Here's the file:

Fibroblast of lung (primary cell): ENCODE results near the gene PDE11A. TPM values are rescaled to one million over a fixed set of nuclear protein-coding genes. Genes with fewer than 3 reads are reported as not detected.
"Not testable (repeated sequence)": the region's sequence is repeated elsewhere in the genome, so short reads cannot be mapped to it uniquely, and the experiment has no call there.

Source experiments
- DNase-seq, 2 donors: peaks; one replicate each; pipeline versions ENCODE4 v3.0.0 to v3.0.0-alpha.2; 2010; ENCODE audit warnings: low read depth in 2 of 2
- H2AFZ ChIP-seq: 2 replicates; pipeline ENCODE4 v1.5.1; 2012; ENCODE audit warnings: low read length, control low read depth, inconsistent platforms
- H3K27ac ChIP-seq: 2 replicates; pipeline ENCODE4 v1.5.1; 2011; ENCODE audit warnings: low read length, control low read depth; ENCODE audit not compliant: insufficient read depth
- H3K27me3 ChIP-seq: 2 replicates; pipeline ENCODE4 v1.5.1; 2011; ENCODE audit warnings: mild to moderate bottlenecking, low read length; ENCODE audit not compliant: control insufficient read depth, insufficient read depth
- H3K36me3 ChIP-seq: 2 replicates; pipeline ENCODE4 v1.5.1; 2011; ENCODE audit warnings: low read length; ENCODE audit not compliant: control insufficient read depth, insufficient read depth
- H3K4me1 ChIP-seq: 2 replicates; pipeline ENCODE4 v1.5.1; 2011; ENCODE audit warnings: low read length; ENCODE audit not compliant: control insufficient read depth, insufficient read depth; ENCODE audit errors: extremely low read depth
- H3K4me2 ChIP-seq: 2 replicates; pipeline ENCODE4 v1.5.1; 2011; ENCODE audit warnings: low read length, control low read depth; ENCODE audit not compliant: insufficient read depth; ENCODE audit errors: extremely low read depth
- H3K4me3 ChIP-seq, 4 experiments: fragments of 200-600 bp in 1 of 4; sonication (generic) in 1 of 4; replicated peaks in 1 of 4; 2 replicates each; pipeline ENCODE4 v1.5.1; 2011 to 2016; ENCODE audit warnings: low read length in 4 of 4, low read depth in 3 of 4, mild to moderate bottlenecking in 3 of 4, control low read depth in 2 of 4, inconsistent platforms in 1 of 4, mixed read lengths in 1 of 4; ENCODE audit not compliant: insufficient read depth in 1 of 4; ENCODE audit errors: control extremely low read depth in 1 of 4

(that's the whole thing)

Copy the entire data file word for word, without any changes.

Fibroblast of lung (primary cell): ENCODE results near the gene PDE11A. TPM values are rescaled to one million over a fixed set of nuclear protein-coding genes. Genes with fewer than 3 reads are reported as not detected.
"Not testable (repeated sequence)": the region's sequence is repeated elsewhere in the genome, so short reads cannot be mapped to it uniquely, and the experiment has no call there.

Source experiments
- DNase-seq, 2 donors: peaks; one replicate each; pipeline versions ENCODE4 v3.0.0 to v3.0.0-alpha.2; 2010; ENCODE audit warnings: low read depth in 2 of 2
- H2AFZ ChIP-seq: 2 replicates; pipeline ENCODE4 v1.5.1; 2012; ENCODE audit warnings: low read length, control low read depth, inconsistent platforms
- H3K27ac ChIP-seq: 2 replicates; pipeline ENCODE4 v1.5.1; 2011; ENCODE audit warnings: low read length, control low read depth; ENCODE audit not compliant: insufficient read depth
- H3K27me3 ChIP-seq: 2 replicates; pipeline ENCODE4 v1.5.1; 2011; ENCODE audit warnings: mild to moderate bottlenecking, low read length; ENCODE audit not compliant: control insufficient read depth, insufficient read depth
- H3K36me3 ChIP-seq: 2 replicates; pipeline ENCODE4 v1.5.1; 2011; ENCODE audit warnings: low read length; ENCODE audit not compliant: control insufficient read depth, insufficient read depth
- H3K4me1 ChIP-seq: 2 replicates; pipeline ENCODE4 v1.5.1; 2011; ENCODE audit warnings: low read length; ENCODE audit not compliant: control insufficient read depth, insufficient read depth; ENCODE audit errors: extremely low read depth
- H3K4me2 ChIP-seq: 2 replicates; pipeline ENCODE4 v1.5.1; 2011; ENCODE audit warnings: low read length, control low read depth; ENCODE audit not compliant: insufficient read depth; ENCODE audit errors: extremely low read depth
- H3K4me3 ChIP-seq, 4 experiments: fragments of 200-600 bp in 1 of 4; sonication (generic) in 1 of 4; replicated peaks in 1 of 4; 2 replicates each; pipeline ENCODE4 v1.5.1; 2011 to 2016; ENCODE audit warnings: low read length in 4 of 4, low read depth in 3 of 4, mild to moderate bottlenecking in 3 of 4, control low read depth in 2 of 4, inconsistent platforms in 1 of 4, mixed read lengths in 1 of 4; ENCODE audit not compliant: insufficient read depth in 1 of 4; ENCODE audit errors: control extremely low read depth in 1 of 4